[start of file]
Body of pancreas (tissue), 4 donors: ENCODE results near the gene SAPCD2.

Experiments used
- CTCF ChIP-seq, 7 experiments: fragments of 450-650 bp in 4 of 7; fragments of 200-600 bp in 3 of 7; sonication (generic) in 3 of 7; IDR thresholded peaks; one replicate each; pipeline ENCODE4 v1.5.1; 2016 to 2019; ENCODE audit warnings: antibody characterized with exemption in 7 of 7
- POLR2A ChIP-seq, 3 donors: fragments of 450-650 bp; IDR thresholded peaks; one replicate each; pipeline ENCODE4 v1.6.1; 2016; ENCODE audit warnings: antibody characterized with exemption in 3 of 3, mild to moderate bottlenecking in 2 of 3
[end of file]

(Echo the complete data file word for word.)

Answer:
Body of pancreas (tissue), 4 donors: ENCODE results near the gene SAPCD2.

Experiments used
- CTCF ChIP-seq, 7 experiments: fragments of 450-650 bp in 4 of 7; fragments of 200-600 bp in 3 of 7; sonication (generic) in 3 of 7; IDR thresholded peaks; one replicate each; pipeline ENCODE4 v1.5.1; 2016 to 2019; ENCODE audit warnings: antibody characterized with exemption in 7 of 7
- POLR2A ChIP-seq, 3 donors: fragments of 450-650 bp; IDR thresholded peaks; one replicate each; pipeline ENCODE4 v1.6.1; 2016; ENCODE audit warnings: antibody characterized with exemption in 3 of 3, mild to moderate bottlenecking in 2 of 3